New Zealand: Children Need Protection from Smoking in Cars
Recently was published a new study in a leading international journal which found that exposure of young people to secondhand smoke in cars in New Zealand still is high, especially among Pacific people, Māori and vunerable layers of society whose parents smoke. The research was published online in the latest edition of the international journal Tobacco Control
The researchers used surveys of more than 25,000 school students over a period from 2006 to 2012. Thus ASPIRE2025 researchers discovered that while exposure levels went down slightly in that time, 23 percent of kids said they were exposured to secondhand smoke in the previous week.
56% of kids reported exposure to secondhand smoke on three or more days. ASPIRE2025 Co-Director, Professor Richard Edwards says that marked differences in exposure to secondhand smoke by socio-economic position and ethnicity did not lower.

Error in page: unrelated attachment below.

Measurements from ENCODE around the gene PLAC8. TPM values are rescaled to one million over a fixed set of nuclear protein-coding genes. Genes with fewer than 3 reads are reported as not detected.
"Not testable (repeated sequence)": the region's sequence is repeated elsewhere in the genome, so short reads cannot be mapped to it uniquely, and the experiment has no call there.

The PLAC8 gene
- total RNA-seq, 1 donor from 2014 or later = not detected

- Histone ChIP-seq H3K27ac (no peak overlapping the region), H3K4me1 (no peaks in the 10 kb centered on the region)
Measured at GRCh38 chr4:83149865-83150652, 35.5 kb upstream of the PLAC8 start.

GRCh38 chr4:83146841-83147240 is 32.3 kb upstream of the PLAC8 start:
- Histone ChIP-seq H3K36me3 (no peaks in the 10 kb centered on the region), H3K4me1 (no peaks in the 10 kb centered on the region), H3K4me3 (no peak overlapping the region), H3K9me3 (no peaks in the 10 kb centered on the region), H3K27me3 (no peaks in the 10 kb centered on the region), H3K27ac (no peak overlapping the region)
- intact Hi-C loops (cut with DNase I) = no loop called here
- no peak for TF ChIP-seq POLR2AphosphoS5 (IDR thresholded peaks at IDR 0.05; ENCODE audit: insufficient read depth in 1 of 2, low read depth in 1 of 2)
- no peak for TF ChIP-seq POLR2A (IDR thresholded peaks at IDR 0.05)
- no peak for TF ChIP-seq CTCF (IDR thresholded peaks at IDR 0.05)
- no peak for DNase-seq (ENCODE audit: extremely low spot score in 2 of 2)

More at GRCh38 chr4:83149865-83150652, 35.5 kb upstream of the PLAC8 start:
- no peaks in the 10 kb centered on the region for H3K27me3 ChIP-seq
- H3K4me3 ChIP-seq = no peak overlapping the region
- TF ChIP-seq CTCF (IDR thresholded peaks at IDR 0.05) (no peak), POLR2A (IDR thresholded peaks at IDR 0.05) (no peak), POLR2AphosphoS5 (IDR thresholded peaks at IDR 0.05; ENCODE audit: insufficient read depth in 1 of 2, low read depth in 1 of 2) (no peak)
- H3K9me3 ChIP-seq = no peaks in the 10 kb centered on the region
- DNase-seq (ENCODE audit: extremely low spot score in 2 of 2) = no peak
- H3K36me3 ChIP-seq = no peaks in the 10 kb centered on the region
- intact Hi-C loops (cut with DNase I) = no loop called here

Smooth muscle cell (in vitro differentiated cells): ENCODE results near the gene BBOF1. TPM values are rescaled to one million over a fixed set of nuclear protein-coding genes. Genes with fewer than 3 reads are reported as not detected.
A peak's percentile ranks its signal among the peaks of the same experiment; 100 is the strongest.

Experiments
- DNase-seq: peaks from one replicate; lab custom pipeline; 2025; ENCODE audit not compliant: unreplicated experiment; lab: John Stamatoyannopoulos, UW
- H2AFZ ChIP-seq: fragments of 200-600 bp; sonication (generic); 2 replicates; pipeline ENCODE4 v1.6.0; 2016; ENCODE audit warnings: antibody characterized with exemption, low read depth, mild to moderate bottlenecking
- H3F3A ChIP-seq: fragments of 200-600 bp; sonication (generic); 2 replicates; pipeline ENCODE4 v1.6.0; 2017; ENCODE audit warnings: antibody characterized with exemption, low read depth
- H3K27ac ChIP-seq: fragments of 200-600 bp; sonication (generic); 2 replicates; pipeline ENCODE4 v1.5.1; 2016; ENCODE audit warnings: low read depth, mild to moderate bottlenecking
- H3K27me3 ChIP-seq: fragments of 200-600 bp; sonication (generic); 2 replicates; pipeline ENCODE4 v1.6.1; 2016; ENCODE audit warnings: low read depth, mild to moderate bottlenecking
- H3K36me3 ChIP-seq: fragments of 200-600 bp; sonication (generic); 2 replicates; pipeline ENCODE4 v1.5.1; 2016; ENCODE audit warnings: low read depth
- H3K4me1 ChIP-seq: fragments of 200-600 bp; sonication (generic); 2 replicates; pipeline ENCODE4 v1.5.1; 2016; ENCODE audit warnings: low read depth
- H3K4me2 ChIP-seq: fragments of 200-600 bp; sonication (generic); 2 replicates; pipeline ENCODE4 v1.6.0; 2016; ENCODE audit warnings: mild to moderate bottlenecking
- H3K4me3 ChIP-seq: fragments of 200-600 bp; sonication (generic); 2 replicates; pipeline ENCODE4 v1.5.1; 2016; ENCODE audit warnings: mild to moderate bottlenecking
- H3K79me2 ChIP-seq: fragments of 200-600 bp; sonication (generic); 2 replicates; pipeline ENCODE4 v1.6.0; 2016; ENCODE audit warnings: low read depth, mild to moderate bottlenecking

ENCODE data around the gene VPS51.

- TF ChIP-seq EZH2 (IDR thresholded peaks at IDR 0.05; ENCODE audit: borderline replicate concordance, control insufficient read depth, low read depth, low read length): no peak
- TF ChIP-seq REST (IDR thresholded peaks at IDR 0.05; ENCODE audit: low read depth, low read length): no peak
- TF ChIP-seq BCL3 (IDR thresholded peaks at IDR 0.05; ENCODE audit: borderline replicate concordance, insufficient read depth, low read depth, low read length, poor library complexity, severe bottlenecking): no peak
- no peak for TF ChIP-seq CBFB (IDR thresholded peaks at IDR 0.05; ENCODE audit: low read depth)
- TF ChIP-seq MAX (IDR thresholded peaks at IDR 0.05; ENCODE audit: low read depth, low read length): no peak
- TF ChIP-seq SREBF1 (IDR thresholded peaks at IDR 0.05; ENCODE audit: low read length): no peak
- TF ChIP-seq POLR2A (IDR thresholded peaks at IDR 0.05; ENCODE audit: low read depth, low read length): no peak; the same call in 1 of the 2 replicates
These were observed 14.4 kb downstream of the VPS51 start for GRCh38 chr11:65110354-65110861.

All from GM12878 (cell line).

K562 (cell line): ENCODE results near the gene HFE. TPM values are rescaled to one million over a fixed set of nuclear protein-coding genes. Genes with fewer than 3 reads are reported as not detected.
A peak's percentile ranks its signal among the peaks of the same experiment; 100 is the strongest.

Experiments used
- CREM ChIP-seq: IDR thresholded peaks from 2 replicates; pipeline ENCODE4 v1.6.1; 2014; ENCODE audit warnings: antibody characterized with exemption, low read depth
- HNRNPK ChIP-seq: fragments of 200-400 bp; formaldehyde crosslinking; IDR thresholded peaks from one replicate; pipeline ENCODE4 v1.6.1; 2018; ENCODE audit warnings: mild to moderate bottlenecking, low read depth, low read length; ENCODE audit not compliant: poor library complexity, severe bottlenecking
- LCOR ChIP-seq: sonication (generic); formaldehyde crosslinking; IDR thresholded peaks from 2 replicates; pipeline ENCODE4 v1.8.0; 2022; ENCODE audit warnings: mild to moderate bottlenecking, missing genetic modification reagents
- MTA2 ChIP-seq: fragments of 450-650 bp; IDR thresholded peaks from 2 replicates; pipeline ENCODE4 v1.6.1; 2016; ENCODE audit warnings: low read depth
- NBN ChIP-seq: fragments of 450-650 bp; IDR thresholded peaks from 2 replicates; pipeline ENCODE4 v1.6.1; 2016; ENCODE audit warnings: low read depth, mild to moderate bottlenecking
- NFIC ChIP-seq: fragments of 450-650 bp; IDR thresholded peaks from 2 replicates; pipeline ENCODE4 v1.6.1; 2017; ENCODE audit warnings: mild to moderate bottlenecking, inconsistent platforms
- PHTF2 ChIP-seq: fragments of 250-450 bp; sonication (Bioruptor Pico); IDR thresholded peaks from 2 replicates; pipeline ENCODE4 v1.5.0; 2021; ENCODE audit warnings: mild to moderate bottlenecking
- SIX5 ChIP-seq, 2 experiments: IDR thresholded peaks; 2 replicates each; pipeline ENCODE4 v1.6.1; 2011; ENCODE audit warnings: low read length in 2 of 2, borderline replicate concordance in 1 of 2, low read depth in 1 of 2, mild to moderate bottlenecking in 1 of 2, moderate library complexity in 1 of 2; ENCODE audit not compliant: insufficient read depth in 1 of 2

The slow descending trend and persisting differencies are out of keeping with New Zealand’s aim of absolute protection of kids from exposure to secondhand smoke and smoking.
Professor Edwards says that smoking in cars is a very important subject because secondhand smoke is dangerous to kids. He also says that secondhand smoke exposure in cars is connected with exposure to more frequent smoking and even initiation. Edwards thinks that Government should introduce smoke-free laws that prohibit smoking in cars in presence of children.
Many countries in the world who adopted these laws achieved great results in reduction of exposure to secondhand smoke. However, Edwards considers that New Zealand needs specific smoke-free laws to ban smoking in cars, that should go in hand with other major structural changes that lower tobacco supply and demand.
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